AMP isn’t quite a household acronym yet, but it has big implications for virtually everyone with web access. The Accelerated Mobile Pages (AMP) Project, the brainchild of Google announced just two years ago, is already impacting millions of users’ experience. And it’s growing fast. The downside — arguably a temporary one — is that not all technology is completely up to speed with this new initiative.
The Google-led AMP Project is a response to the rise of of the mobile web, along with the proliferation of clunky advertising and poorly optimized website design. Its goal is to bring faster — even instant — rendering to web content, especially via mobile devices. If you’re wondering whether this optimization is really needed, the answer is largely yes, particularly for bigger websites.
Some news sites and content aggregators are known to eat up a ton of bandwidth and chase audiences away with slow load times. For example, one news site tested by Google consumed more than 100mb of bandwidth while making more than 6,500 requests to over 130 different domains. And that was just to display its home page. Poorly constructed web pages can result in slow load times, which can drive up abandon rates, lower audience experience, and, ultimately, put a serious ding in the site’s reputation. Nobody’s brand needs that.
AMP works to fix these issues by employing a number of best practices and restrictions that are all focused on site speed. At its core, AMP consists of three layers:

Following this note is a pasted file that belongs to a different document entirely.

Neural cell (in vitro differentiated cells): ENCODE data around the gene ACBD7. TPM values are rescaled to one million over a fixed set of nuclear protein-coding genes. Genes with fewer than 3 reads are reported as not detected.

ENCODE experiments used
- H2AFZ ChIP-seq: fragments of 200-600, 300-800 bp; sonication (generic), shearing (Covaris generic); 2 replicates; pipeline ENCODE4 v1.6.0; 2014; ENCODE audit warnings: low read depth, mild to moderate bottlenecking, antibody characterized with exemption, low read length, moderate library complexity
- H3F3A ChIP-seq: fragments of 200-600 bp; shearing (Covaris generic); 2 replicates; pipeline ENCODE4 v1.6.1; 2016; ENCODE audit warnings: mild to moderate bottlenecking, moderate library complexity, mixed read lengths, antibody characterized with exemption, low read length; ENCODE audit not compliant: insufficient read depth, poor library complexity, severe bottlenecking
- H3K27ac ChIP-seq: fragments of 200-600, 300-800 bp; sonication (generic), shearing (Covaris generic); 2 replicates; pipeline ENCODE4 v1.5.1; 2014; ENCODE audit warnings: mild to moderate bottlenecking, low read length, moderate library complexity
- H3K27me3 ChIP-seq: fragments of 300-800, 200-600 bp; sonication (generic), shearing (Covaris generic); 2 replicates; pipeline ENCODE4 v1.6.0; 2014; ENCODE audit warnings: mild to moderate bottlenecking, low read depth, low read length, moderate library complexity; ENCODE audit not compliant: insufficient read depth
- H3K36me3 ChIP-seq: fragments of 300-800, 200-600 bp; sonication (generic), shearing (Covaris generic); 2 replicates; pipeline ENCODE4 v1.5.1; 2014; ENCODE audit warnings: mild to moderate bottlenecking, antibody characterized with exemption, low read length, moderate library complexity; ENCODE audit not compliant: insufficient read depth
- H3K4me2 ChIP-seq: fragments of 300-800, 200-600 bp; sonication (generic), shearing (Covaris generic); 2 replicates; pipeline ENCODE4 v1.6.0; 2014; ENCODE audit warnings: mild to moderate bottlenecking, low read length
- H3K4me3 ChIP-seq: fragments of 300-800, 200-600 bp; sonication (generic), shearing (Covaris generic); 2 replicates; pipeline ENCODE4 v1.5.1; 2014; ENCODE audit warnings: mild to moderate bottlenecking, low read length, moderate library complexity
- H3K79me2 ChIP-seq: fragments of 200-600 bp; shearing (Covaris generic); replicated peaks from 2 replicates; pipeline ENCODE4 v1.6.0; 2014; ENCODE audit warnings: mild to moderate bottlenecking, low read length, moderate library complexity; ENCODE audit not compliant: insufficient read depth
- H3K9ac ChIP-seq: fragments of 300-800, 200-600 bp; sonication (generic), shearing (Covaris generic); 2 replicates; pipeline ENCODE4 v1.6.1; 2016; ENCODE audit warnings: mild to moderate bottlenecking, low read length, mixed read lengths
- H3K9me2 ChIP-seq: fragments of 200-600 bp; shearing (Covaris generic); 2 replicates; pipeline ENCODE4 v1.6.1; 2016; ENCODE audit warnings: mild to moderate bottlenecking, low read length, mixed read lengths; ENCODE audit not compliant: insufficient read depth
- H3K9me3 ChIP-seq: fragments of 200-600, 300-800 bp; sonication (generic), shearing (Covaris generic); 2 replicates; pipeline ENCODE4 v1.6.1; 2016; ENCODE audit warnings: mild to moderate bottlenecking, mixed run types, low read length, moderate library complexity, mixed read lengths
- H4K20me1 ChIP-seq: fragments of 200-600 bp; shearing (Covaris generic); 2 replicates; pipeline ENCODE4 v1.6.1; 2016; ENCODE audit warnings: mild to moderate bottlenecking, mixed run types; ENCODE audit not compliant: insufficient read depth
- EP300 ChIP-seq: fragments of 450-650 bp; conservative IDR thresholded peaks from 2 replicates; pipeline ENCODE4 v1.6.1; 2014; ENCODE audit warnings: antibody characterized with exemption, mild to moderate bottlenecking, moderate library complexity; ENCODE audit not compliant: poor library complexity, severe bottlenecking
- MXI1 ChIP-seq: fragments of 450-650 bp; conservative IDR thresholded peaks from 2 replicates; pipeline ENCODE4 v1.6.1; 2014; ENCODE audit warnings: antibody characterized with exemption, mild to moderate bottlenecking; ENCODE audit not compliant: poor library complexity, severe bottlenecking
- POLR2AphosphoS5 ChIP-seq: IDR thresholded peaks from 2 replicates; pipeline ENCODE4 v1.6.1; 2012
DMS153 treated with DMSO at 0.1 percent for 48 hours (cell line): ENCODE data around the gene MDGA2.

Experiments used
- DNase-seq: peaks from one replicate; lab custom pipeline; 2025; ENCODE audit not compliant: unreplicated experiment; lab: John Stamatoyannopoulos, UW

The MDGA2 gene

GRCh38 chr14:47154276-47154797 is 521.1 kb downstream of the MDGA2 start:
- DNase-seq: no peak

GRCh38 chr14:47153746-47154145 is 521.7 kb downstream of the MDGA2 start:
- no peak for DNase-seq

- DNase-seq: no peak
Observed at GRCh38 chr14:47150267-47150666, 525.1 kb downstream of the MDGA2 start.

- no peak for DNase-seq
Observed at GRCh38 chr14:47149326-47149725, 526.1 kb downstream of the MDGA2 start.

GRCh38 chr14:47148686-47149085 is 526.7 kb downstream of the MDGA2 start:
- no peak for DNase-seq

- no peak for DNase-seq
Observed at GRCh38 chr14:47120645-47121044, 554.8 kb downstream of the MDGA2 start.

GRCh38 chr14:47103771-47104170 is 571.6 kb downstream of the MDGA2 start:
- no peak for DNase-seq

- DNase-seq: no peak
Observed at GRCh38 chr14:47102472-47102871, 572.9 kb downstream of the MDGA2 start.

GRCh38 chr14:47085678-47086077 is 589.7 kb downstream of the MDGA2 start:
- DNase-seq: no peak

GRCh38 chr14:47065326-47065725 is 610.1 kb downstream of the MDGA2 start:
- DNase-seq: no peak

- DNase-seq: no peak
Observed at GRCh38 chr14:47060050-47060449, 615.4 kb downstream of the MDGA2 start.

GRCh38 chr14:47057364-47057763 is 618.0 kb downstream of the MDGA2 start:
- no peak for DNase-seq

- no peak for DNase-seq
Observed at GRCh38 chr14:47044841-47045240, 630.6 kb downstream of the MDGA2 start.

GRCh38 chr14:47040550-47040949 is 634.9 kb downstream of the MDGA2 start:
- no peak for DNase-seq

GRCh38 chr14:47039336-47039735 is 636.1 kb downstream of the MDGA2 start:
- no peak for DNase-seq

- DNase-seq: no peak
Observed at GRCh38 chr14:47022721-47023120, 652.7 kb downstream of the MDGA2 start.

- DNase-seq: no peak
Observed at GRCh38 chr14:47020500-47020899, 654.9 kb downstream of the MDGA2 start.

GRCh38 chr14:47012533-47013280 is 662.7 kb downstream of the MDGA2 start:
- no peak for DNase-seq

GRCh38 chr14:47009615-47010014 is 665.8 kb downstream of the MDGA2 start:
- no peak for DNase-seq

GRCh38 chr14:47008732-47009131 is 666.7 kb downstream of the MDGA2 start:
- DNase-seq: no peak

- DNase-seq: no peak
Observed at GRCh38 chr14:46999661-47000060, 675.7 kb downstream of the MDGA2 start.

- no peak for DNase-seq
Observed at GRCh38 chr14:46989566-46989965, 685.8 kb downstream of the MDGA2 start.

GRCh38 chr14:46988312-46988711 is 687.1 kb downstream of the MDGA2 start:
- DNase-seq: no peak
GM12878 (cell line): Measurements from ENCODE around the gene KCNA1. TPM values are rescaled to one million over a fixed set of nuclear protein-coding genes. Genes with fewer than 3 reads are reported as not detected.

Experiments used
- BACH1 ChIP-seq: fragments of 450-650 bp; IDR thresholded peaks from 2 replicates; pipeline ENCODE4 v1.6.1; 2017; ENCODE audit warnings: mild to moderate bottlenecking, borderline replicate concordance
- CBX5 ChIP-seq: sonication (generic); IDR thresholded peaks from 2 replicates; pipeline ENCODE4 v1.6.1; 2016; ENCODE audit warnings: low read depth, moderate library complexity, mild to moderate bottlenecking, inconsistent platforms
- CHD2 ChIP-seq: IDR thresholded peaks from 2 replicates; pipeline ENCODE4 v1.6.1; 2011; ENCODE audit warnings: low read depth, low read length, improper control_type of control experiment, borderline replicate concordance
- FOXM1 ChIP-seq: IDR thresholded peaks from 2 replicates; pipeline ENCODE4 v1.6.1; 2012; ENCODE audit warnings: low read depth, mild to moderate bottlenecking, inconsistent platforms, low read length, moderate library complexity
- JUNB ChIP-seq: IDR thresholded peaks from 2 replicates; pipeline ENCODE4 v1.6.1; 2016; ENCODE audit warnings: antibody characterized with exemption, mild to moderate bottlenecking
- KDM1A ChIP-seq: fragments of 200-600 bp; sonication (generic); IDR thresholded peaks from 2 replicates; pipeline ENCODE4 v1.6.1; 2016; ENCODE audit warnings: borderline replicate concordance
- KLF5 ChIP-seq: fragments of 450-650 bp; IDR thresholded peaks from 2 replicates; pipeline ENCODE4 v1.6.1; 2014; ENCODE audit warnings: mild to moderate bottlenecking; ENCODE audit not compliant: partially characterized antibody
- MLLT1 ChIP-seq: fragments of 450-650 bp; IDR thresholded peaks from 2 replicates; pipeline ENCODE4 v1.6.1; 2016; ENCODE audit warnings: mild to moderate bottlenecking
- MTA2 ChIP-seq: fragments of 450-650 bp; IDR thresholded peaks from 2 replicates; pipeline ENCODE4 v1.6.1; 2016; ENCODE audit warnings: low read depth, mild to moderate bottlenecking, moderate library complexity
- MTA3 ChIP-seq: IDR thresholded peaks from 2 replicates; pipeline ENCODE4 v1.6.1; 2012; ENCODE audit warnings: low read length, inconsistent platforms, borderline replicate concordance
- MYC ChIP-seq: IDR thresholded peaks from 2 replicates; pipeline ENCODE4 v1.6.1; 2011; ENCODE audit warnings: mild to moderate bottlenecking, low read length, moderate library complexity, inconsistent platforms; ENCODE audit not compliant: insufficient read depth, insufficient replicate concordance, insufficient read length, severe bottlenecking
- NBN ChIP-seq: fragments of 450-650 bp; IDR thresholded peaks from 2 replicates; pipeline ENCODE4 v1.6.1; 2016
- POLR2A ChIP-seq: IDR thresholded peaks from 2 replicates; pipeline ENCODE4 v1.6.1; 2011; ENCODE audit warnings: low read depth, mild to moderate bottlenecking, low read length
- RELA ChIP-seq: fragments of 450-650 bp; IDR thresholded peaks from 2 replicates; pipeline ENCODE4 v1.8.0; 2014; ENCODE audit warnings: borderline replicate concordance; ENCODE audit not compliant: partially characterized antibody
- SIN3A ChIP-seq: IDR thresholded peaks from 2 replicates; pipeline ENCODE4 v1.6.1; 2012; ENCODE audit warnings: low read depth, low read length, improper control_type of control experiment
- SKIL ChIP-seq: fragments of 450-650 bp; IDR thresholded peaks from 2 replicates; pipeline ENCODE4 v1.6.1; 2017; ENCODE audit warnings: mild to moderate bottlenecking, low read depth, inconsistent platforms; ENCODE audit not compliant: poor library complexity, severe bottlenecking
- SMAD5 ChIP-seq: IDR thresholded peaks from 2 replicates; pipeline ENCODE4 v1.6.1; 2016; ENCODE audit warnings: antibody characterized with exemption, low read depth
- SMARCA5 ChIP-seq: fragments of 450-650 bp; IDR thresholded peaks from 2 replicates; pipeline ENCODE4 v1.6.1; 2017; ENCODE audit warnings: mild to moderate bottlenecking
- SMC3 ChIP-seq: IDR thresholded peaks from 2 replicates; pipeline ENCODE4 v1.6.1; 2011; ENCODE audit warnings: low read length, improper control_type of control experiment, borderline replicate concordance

With the help of 8,700 developers, the open-source initiative already powered close to 1 million domains and over 2 billion mobile pages as of May 2017. A lot of big players have already implemented and/or contributed to AMP, including WordPress, Reddit, ebay, Pinterest, Twitter, Bing and more. Web pages utilizing AMP are loading an average of four times faster and are using up to 10 times less bandwidth. Practically speaking, this means businesses can enjoy significant savings in bandwidth expenses — as well as the potential for increased traffic.
AMP’s quadrupled load speed translates into a better user experience, attracting more users to stay on a site and engage with its content. And this isn’t theoretical. Some early AMP adopters have already reported measurable results.
Here are a few examples of improved site performance, post-AMP:
AMP can also improve search rankings and ad viewability. A 2016 DoubleClick study showed that 80 percent of 150 publishers realized improved viewability rates with AMP pages versus non-AMP pages. In the same study, more than 90 percent of the publishers also achieved greater engagement and higher click-through rates.
Some companies also experienced an increase in revenue in correlation with AMP’s improved speed and experience. The increased click-throughs and lower abandonment rates seem to be having a real impact on revenue. Sites converted by the news publisher Relay Media, for example, reported that mobile users who begin their customer journey with an AMP-powered page spend an average of 10 percent more money than users starting from a traditional, non-AMP mobile page.
As an added benefit, Google is also using AMP to tackle clunky banner ads. Using AMP HTML, the AMP Ads Initiative is working to correct the issue of ads that are slow, unpredictable and disruptive to audience experience. Not only are AMP-based ads faster and lighter than traditional web ads, but they’re delivered only after being validated free of malware. And the best part — AMP Ads aren’t limited to AMP pages but can be delivered anywhere on the web.